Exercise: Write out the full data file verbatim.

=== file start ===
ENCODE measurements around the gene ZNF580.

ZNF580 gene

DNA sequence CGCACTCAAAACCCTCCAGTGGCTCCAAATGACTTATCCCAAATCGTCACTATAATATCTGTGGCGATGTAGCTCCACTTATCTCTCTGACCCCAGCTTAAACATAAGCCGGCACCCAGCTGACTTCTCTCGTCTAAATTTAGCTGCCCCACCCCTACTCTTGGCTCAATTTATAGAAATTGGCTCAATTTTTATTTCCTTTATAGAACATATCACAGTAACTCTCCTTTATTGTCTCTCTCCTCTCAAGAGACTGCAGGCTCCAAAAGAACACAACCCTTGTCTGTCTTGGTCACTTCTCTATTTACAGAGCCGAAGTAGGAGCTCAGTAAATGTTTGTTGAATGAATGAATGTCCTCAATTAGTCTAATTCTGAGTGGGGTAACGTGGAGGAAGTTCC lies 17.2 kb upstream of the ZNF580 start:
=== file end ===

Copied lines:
ENCODE measurements around the gene ZNF580.

ZNF580 gene

DNA sequence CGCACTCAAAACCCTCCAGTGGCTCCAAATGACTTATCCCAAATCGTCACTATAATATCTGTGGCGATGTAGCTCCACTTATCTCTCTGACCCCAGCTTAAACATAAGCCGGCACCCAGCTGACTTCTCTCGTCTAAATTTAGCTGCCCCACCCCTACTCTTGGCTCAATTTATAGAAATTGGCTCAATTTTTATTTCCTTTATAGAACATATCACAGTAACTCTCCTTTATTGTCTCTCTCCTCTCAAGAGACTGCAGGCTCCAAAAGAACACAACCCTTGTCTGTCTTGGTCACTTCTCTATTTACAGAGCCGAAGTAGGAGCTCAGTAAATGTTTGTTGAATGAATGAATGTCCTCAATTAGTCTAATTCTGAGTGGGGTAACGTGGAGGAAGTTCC lies 17.2 kb upstream of the ZNF580 start: